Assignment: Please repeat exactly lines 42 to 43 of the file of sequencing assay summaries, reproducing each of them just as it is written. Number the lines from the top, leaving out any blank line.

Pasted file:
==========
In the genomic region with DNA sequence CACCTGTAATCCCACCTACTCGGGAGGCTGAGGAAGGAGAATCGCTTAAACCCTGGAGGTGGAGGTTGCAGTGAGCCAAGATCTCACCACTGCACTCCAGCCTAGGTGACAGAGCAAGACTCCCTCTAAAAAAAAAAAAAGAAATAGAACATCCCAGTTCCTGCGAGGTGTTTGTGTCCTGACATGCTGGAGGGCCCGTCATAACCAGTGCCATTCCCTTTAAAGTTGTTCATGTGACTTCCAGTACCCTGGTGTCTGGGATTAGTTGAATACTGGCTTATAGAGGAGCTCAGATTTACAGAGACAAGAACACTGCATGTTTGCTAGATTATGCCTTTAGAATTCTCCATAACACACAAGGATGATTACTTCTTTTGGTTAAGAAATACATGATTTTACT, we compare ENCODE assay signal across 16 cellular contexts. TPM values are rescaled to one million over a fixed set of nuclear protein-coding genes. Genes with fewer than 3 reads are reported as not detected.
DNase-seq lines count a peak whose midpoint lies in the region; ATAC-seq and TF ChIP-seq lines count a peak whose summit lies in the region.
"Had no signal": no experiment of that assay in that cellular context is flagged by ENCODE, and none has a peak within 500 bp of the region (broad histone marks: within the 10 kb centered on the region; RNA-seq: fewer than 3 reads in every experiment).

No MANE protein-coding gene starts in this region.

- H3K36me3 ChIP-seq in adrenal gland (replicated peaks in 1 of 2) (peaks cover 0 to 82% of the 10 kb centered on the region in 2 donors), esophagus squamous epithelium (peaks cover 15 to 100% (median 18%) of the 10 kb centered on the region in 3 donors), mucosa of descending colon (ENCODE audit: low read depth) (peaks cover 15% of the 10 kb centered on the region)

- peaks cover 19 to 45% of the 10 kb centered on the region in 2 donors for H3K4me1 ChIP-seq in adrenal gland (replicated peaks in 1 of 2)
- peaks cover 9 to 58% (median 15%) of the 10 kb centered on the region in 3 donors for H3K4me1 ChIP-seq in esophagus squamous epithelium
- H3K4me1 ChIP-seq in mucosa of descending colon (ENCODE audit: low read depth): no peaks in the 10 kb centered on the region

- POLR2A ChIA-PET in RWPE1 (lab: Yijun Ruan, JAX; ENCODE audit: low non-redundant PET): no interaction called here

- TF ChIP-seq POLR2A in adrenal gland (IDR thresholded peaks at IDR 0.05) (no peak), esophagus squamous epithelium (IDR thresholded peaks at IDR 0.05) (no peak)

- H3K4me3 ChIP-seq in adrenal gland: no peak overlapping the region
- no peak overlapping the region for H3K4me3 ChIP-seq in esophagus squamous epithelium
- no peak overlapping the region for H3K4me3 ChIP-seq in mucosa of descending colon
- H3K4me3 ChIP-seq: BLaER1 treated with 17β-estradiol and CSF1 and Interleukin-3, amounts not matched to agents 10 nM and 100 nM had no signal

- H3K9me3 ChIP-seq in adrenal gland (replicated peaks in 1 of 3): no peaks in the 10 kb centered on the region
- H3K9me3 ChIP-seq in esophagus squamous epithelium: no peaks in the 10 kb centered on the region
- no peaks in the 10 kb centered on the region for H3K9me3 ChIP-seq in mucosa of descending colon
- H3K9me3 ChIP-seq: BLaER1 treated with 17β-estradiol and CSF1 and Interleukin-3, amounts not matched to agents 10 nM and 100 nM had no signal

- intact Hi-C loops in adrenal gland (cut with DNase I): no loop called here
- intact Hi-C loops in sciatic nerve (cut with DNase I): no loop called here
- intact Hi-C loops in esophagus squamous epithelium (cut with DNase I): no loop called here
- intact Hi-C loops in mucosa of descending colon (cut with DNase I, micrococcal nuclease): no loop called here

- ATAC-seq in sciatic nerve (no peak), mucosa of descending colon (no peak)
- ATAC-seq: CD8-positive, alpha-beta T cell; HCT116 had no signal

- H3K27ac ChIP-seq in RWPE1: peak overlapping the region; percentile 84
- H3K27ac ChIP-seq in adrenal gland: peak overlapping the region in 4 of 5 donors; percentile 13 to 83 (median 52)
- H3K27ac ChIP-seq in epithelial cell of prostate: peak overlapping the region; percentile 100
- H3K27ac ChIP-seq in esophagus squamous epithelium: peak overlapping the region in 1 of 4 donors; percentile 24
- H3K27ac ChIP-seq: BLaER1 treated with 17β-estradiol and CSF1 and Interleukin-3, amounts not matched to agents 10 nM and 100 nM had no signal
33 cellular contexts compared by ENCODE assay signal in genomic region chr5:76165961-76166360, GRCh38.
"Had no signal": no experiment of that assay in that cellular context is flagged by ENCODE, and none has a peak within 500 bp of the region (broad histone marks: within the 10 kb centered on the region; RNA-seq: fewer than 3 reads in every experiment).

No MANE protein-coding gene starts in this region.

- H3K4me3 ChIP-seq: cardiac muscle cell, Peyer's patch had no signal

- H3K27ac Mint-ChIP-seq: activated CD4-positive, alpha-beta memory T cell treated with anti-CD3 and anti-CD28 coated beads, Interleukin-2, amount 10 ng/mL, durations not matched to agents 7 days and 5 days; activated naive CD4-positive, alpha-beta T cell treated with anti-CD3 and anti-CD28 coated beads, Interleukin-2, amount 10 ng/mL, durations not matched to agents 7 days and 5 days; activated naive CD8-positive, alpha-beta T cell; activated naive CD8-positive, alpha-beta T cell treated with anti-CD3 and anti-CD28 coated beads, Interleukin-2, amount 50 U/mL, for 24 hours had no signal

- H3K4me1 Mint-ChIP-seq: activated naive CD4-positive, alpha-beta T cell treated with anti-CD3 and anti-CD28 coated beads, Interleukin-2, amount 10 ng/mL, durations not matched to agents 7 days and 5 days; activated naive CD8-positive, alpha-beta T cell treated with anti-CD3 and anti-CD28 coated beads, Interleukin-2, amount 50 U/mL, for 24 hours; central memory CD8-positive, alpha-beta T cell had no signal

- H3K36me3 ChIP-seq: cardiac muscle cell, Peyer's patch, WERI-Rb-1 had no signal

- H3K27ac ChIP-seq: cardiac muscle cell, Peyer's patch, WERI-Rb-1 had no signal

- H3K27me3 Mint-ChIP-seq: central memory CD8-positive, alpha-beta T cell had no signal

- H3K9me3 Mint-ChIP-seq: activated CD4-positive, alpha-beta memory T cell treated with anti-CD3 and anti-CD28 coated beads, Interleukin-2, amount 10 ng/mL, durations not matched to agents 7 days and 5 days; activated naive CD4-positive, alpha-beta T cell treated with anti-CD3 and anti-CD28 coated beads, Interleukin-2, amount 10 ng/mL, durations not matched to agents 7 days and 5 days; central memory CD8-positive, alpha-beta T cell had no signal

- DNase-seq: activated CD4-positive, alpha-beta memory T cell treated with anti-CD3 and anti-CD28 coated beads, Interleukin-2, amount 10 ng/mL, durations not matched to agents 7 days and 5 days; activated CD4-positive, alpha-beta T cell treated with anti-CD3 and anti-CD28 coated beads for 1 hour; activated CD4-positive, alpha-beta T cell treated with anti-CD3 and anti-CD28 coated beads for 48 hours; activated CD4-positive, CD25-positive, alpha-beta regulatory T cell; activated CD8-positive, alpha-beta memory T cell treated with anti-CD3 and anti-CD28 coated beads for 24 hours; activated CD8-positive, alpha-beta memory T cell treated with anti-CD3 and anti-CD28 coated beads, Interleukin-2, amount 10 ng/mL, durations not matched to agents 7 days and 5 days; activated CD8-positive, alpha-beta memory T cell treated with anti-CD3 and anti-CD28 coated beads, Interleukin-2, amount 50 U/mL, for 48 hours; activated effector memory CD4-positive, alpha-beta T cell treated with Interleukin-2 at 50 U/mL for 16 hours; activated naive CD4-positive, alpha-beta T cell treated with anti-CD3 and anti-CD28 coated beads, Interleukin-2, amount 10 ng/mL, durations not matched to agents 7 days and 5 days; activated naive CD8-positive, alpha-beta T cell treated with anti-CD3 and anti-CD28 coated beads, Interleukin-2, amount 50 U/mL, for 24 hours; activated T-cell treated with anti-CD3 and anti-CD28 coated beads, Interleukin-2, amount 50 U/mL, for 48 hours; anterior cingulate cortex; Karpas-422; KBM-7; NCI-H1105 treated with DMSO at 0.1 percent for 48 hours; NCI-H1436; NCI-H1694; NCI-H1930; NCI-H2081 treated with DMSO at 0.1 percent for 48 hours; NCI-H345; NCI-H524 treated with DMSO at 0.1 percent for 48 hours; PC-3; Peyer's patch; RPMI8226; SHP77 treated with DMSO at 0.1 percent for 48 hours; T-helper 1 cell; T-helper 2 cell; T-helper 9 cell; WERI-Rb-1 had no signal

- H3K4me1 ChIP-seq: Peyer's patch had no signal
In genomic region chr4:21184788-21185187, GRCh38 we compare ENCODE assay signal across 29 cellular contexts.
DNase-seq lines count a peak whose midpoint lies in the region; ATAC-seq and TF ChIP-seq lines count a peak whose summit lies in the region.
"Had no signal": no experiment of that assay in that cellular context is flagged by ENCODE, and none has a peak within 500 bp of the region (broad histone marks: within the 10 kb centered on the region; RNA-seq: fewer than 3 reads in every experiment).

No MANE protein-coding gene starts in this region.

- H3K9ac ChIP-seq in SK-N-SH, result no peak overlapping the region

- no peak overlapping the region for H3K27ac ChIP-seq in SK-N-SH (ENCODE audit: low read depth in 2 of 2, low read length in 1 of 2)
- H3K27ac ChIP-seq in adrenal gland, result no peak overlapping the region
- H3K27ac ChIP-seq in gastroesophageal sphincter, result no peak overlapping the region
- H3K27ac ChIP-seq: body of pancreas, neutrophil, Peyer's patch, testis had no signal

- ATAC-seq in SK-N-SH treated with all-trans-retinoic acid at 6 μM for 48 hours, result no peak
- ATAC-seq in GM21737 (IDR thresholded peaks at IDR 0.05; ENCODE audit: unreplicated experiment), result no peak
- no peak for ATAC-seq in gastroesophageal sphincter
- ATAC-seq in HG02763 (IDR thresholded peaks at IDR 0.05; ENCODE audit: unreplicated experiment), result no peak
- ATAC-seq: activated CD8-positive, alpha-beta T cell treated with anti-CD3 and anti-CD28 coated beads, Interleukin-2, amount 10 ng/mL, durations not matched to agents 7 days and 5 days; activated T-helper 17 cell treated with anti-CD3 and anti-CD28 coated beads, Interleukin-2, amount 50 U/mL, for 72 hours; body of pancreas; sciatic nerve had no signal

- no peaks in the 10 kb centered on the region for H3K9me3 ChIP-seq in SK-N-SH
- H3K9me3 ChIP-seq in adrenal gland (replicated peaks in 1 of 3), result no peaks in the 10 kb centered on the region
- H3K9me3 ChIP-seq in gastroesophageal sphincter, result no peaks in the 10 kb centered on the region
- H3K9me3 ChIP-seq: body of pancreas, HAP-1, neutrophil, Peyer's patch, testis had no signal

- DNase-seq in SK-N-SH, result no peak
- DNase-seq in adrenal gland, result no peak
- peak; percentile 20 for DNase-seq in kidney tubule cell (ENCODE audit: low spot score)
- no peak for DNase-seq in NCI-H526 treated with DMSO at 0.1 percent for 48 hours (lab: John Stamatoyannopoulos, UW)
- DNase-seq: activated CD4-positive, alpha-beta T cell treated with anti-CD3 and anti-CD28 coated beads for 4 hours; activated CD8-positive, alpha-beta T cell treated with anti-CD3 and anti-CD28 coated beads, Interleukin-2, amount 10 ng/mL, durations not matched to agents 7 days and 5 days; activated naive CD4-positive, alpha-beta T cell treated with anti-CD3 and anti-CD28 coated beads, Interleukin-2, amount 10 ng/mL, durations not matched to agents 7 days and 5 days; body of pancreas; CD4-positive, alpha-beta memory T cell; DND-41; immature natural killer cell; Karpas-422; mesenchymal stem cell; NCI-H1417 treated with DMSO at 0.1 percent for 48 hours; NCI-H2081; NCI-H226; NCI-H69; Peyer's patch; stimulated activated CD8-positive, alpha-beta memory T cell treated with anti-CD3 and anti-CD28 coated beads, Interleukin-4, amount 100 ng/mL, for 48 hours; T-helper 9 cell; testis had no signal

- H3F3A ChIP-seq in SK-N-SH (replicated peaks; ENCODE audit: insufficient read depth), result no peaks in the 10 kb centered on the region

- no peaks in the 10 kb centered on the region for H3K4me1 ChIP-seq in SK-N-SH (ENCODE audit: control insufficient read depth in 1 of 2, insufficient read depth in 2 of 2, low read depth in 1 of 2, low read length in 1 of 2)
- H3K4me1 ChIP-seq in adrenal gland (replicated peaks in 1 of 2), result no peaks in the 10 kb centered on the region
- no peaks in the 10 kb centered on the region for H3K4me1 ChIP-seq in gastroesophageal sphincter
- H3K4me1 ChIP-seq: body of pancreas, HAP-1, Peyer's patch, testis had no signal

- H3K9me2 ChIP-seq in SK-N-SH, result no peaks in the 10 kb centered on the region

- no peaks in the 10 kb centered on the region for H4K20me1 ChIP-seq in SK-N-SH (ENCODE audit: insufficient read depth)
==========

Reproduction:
In genomic region chr4:21184788-21185187, GRCh38 we compare ENCODE assay signal across 29 cellular contexts.
DNase-seq lines count a peak whose midpoint lies in the region; ATAC-seq and TF ChIP-seq lines count a peak whose summit lies in the region.